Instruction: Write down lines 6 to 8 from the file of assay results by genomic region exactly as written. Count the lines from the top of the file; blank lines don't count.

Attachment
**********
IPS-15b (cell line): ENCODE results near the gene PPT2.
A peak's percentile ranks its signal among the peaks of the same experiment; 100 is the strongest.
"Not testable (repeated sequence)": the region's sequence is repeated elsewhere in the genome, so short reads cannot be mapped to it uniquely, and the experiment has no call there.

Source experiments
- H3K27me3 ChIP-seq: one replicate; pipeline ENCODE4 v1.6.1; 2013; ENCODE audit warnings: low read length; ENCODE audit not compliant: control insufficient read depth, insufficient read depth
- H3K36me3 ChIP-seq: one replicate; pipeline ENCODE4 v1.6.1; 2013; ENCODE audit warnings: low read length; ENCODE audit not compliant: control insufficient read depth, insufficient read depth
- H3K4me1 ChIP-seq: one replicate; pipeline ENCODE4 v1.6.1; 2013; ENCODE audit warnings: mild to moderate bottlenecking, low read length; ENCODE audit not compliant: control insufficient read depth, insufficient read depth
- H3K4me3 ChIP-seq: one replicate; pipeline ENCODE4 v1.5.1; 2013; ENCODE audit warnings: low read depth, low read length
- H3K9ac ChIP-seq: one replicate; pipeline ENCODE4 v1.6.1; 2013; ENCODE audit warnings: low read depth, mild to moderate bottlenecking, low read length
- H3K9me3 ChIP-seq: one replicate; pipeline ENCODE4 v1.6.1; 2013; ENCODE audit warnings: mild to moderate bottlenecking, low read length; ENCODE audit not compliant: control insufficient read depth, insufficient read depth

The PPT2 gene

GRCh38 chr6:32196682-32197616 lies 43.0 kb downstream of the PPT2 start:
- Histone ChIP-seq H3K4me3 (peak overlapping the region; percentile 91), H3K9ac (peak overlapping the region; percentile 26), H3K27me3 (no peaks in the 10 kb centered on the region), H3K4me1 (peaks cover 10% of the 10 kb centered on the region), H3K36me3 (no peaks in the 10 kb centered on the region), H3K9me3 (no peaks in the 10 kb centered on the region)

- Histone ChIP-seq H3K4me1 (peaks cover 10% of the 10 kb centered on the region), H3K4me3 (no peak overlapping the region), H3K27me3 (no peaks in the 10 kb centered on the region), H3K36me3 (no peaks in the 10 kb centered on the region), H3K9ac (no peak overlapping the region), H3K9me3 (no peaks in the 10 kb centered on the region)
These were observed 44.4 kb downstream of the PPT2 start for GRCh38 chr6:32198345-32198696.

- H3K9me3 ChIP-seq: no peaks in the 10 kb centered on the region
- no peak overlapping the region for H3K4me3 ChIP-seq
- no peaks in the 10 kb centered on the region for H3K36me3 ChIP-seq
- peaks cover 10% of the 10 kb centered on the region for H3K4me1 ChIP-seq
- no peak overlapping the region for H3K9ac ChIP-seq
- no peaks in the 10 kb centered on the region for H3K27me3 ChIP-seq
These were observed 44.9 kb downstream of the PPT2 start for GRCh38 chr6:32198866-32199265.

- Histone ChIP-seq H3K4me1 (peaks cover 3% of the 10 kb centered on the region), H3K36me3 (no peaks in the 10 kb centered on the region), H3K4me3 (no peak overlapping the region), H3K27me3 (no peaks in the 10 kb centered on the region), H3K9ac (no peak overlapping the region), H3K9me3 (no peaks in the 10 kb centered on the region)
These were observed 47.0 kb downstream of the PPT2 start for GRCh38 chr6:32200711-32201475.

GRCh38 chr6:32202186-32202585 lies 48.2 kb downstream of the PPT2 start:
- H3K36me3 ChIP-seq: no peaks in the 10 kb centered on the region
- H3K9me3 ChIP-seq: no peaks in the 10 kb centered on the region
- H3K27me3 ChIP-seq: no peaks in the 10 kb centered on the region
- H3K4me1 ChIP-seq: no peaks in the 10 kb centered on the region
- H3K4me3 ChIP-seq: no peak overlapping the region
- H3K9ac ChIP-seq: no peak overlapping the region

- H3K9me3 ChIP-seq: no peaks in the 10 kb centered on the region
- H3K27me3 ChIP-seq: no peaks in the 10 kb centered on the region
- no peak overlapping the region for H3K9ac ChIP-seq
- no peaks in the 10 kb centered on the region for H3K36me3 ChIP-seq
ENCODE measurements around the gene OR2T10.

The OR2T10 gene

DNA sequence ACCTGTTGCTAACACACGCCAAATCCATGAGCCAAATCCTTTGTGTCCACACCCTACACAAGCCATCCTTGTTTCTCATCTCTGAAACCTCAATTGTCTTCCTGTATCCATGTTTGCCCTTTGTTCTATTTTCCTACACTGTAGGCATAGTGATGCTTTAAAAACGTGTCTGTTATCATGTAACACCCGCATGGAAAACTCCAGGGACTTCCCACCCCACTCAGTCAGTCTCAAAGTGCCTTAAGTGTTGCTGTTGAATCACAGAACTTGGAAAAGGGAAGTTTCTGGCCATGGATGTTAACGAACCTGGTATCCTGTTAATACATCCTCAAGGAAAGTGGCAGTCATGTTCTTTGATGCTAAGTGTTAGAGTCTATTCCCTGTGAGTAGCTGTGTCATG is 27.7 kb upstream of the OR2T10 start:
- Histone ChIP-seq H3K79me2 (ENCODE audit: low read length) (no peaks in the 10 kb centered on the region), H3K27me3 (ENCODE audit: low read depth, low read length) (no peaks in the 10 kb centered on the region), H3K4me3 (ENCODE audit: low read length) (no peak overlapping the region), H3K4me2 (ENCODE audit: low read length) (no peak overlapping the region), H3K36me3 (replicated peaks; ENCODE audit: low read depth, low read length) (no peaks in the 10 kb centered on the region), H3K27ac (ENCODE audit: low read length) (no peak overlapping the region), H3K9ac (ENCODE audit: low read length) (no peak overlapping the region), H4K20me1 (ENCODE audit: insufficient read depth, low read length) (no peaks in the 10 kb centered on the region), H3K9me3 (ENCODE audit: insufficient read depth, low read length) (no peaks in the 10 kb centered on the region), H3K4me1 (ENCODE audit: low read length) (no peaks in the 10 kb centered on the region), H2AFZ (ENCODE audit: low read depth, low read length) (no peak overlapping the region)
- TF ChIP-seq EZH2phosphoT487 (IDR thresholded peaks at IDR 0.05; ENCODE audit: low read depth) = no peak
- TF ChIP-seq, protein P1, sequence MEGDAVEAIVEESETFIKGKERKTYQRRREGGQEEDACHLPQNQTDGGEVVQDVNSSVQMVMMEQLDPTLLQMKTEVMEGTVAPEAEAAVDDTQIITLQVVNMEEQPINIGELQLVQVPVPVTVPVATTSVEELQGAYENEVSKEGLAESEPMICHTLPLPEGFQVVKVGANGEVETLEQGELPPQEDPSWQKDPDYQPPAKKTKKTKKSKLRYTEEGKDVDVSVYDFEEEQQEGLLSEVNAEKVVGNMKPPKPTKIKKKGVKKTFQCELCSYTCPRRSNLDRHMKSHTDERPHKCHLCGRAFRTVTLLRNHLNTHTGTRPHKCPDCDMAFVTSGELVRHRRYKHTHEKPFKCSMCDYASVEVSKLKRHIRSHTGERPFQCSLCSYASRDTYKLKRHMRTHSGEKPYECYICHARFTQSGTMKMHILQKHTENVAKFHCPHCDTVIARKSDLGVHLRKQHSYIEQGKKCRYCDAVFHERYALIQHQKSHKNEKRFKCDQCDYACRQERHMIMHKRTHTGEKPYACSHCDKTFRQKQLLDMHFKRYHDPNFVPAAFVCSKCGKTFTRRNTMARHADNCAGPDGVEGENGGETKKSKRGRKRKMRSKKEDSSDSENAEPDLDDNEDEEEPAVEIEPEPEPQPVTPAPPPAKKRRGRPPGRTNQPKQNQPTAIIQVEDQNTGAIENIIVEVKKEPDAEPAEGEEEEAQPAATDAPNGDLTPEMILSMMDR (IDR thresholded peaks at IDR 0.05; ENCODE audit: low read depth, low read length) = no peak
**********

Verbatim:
- H3K36me3 ChIP-seq: one replicate; pipeline ENCODE4 v1.6.1; 2013; ENCODE audit warnings: low read length; ENCODE audit not compliant: control insufficient read depth, insufficient read depth
- H3K4me1 ChIP-seq: one replicate; pipeline ENCODE4 v1.6.1; 2013; ENCODE audit warnings: mild to moderate bottlenecking, low read length; ENCODE audit not compliant: control insufficient read depth, insufficient read depth
- H3K4me3 ChIP-seq: one replicate; pipeline ENCODE4 v1.5.1; 2013; ENCODE audit warnings: low read depth, low read length